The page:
News Column

George P. Bush Looks at Land Commissioner Post

Nov. 15, 2012

Susan Schrock, Fort Worth Star-Telegram

George P. Bush, a Fort Worth attorney and son of former Florida Governor Jeb Bush, will reportedly run for Texas Land Commissioner in 2014.

In a letter posted on the Tampa Bay Times website Wednesday, Jeb Bush asked supporters to donate to his son's campaign for the state office, whose responsibility includes managing Texas' land and mineral rights, veterans affairs and historical archives and protecting the coast.

"George's experience and skills match the job. In business, he has helped build a successful real estate fund business, and practiced law," Jeb Bush wrote in the letter.

George P. Bush, who co-founded the Hispanic Republicans of Texas and also runs a consulting firm, filed paperwork last week with the Texas Ethics Commission indicating his intent to file for public office but he did not disclose which one.

Jerry Patterson, the current Land Commissioner, is running for lieutant governor in 2014.

Bush, the Republican Party of Texas' deputy finance chairman, has been involved in politics for years. He served as a surrogate speaker for his uncle George W. Bush as well as Mitt Romney during their presidential campaigns. He was also involved in his father's three gubernatorial races in Florida, according to the Republic Party of Texas website.

Bush is a founding partner of St. Augustine Partners, LLC in Fort Worth, which provides investing, brokering and consulting services for oil and gas industry companies, according to his bio. His involvement with local nonprofit organizations includes heading a $30 million capital campaign for Big Brothers Big Sisters in North Texas and serving as chairman of the Fort Worth board for the Dallas-based charter school, Uplift Education.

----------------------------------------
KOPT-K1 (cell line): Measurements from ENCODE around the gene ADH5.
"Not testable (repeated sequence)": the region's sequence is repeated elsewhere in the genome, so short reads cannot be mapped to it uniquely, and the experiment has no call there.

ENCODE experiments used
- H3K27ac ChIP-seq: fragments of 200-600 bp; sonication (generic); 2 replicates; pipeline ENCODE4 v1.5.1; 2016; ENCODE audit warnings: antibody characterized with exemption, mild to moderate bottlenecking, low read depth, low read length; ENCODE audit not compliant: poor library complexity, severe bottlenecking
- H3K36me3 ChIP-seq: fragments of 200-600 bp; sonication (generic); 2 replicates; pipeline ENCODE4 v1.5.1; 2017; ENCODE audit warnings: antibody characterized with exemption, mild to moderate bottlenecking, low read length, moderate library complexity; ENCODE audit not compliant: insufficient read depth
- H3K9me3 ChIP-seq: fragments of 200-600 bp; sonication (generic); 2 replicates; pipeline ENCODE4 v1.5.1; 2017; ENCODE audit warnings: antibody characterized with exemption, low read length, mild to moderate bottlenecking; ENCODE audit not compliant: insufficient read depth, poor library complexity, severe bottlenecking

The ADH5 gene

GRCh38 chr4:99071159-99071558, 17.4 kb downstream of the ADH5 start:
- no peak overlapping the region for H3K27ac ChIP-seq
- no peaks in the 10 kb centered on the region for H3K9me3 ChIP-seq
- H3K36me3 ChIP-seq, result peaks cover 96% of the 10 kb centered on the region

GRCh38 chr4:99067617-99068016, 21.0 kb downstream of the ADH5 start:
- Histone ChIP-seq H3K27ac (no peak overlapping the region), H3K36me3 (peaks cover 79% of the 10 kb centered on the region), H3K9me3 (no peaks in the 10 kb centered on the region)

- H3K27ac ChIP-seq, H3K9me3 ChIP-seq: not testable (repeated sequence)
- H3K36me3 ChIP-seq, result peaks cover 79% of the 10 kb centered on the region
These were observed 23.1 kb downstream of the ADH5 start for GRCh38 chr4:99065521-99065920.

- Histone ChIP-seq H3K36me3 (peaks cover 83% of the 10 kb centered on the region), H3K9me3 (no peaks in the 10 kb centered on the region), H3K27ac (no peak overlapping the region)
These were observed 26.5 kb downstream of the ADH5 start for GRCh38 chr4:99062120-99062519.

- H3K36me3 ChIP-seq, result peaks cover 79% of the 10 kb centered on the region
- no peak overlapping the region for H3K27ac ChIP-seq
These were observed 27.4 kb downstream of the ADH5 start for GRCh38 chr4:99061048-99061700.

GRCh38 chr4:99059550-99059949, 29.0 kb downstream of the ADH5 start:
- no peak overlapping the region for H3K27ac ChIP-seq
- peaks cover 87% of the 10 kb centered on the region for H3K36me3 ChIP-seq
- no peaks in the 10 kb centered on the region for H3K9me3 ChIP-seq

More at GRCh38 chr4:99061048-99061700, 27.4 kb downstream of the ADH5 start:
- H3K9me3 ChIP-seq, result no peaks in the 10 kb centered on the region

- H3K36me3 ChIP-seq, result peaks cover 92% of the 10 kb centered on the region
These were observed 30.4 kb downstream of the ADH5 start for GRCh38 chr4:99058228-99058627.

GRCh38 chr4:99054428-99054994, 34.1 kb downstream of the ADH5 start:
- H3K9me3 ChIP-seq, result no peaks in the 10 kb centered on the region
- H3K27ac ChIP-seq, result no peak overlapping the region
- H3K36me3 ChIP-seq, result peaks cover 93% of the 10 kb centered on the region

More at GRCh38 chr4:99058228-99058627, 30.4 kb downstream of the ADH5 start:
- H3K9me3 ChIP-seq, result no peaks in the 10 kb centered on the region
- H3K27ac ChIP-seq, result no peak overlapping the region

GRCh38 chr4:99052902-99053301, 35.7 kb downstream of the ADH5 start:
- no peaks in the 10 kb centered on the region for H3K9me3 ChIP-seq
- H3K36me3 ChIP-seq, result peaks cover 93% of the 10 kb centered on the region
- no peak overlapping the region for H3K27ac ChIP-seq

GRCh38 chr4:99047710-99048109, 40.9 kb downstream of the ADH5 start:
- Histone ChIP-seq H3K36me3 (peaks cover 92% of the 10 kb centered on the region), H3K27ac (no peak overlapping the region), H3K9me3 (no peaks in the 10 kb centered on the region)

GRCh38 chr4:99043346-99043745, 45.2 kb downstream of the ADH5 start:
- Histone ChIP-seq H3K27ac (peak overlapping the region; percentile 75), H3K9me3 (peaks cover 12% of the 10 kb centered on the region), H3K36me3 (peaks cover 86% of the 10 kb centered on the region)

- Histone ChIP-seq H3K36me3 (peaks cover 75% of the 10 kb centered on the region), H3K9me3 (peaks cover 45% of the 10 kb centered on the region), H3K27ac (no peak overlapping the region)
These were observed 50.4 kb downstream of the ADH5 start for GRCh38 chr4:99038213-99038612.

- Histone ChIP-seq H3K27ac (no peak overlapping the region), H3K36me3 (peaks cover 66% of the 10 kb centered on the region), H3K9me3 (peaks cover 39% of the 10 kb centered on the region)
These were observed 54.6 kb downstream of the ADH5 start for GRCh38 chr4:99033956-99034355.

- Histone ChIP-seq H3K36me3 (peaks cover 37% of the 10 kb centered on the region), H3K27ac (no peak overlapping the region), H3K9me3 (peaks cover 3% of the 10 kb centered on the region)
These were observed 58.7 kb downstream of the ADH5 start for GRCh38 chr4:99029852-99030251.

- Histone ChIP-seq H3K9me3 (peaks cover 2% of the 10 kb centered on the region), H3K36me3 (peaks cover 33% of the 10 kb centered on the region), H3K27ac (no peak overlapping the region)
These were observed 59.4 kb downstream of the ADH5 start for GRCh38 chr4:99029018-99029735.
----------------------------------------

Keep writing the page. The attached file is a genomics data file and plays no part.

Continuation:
Last year, Bush served nine months in Afghanistan as a Navy Reserve intelligence officer, his father wrote to potential campaign donors.

Part of the Hispanic Republicans of Texas's mission is to recruit, support and elect Hispanics -- who make up about 37 percent of the state's population -- to public office, according to the group's website.

Bush, who speaks Spanish, is considering a rising star among Hispanic conservatives. His mother, Columba Bush, was born in Mexico and is a naturalized U.S. citizen.

This report contains material from the Associated Press.



Source: (c)2012 Fort Worth Star-Telegram Distributed by MCT Information Services